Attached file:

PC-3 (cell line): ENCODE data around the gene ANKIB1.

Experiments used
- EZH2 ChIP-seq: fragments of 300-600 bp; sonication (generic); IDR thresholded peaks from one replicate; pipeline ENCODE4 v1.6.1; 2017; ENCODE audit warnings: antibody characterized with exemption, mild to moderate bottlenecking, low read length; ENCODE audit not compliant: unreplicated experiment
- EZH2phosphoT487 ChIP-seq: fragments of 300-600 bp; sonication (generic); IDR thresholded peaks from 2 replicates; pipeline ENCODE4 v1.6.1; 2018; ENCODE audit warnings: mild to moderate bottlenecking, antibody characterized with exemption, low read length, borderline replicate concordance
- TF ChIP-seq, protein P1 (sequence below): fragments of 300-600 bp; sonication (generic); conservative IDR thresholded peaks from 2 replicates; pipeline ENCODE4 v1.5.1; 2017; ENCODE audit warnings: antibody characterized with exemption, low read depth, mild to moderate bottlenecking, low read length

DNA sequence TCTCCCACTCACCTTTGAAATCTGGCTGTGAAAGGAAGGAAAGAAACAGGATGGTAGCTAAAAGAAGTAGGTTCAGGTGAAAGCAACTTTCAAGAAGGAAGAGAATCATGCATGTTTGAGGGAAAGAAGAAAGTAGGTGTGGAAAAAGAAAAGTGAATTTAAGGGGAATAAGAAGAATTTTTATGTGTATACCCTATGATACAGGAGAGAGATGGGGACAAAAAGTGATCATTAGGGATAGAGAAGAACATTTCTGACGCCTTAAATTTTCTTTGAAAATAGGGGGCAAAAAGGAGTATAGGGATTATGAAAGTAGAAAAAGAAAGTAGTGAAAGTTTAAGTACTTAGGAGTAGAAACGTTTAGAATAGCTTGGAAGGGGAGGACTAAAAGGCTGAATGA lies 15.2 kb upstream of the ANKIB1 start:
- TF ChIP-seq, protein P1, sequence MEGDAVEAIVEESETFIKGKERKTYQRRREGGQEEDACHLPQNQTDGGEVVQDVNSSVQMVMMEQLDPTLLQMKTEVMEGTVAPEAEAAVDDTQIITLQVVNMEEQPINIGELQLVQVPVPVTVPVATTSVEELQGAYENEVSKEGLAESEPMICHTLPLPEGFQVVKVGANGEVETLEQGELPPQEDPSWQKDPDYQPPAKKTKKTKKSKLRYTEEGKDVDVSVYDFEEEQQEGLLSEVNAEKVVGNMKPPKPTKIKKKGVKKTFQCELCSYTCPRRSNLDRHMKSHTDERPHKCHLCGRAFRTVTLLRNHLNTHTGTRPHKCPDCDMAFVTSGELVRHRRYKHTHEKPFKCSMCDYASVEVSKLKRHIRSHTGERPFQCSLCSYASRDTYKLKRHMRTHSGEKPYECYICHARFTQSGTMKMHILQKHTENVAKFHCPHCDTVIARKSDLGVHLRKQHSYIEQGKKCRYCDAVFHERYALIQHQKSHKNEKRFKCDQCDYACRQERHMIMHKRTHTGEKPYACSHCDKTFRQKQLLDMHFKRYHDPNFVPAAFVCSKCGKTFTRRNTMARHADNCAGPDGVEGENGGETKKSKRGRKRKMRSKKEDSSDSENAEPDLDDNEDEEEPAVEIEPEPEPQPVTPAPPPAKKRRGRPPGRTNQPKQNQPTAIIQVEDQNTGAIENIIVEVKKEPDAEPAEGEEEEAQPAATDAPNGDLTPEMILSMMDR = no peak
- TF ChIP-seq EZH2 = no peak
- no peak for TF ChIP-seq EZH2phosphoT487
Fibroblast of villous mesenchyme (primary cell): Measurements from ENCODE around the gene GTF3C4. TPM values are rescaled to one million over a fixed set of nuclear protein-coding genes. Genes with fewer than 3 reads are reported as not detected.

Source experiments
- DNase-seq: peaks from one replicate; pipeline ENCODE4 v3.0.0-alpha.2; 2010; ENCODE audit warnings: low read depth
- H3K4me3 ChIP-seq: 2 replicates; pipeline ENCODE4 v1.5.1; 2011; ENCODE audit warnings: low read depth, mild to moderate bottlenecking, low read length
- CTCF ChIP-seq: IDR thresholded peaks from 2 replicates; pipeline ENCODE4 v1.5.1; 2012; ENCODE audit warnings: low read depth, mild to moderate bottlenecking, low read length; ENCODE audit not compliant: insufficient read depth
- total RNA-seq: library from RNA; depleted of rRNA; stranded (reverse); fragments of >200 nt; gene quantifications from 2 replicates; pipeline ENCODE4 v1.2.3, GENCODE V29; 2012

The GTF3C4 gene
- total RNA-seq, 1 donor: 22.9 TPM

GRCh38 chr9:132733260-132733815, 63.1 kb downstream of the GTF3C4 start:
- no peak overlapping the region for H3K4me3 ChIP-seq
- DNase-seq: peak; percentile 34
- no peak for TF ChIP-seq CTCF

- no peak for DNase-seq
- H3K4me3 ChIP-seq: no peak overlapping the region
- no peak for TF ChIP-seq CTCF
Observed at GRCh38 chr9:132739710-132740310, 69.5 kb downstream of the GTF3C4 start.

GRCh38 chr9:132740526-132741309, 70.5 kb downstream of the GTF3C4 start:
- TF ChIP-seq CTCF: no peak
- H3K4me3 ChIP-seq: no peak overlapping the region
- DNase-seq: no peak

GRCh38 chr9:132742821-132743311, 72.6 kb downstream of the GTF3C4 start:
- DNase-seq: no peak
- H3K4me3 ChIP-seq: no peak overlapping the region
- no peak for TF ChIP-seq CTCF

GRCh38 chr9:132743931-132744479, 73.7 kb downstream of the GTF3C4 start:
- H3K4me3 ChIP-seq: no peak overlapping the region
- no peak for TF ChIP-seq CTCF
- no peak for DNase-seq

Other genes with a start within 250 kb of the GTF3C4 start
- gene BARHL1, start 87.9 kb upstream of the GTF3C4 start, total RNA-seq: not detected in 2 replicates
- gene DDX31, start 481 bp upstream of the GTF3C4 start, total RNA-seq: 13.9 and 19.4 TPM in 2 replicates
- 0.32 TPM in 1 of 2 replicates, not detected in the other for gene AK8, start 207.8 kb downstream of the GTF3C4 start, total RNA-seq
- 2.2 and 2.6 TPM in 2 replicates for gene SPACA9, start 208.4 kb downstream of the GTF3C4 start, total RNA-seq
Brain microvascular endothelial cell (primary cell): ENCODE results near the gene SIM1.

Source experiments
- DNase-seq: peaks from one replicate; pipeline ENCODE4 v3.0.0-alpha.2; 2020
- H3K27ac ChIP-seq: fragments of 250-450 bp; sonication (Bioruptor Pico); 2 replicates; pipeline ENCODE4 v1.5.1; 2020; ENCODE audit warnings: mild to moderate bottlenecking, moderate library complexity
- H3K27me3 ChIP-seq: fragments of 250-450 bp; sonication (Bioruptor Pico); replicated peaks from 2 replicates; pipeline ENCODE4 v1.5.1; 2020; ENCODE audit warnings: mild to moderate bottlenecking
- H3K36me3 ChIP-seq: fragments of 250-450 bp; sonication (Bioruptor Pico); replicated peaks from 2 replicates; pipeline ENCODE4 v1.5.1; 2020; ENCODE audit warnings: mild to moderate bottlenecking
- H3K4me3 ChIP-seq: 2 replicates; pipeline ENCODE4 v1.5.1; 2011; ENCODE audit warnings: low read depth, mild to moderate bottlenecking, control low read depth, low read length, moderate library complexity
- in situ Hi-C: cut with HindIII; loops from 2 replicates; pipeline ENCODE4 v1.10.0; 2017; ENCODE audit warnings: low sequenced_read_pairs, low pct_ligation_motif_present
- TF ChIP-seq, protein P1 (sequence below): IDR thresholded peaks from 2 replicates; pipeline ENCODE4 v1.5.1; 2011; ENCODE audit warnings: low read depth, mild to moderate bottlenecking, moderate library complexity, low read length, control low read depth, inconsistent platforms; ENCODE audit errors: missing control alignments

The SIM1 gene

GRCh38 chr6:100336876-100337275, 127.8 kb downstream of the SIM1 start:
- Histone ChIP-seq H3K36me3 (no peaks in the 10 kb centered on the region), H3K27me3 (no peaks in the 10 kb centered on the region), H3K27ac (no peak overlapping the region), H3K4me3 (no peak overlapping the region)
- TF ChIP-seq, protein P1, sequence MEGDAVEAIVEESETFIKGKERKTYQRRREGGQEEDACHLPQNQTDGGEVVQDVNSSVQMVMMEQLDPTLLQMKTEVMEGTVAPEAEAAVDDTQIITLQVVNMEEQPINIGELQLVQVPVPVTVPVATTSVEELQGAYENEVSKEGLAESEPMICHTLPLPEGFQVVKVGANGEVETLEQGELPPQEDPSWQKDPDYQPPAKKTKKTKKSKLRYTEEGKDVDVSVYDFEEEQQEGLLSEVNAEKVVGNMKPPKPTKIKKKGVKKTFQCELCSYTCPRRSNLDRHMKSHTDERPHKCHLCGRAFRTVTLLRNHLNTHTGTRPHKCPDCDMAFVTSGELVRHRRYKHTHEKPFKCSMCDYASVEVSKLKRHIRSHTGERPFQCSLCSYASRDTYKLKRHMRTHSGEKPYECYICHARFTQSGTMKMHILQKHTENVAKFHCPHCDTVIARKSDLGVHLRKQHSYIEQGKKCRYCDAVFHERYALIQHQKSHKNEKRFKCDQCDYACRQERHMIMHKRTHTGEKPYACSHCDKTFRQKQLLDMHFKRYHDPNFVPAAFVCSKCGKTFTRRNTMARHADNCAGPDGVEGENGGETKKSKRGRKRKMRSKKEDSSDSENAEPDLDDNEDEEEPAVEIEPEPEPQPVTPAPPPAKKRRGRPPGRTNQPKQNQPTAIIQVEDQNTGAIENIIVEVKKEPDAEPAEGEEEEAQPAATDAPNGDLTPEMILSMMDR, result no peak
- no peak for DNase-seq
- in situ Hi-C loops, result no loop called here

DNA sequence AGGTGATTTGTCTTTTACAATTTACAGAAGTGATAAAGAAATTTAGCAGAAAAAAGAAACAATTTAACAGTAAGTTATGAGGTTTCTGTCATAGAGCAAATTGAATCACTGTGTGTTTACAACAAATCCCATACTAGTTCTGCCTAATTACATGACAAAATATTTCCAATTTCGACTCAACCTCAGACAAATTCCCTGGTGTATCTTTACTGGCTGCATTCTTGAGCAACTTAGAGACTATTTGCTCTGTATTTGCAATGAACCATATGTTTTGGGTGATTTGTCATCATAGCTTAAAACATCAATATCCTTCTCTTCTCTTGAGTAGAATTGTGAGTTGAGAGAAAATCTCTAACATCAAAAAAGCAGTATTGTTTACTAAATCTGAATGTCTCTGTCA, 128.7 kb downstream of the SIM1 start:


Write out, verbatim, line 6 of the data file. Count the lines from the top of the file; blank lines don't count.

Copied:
DNA sequence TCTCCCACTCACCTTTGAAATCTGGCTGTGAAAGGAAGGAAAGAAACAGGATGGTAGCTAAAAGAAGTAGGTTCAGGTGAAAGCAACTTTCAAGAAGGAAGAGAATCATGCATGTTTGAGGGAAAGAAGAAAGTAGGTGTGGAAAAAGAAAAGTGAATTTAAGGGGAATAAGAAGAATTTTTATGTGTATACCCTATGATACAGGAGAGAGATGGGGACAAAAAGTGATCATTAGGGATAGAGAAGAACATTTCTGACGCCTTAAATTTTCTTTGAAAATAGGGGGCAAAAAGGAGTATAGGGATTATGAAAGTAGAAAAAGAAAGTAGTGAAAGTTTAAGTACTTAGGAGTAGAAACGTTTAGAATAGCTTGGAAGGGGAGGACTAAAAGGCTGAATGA lies 15.2 kb upstream of the ANKIB1 start: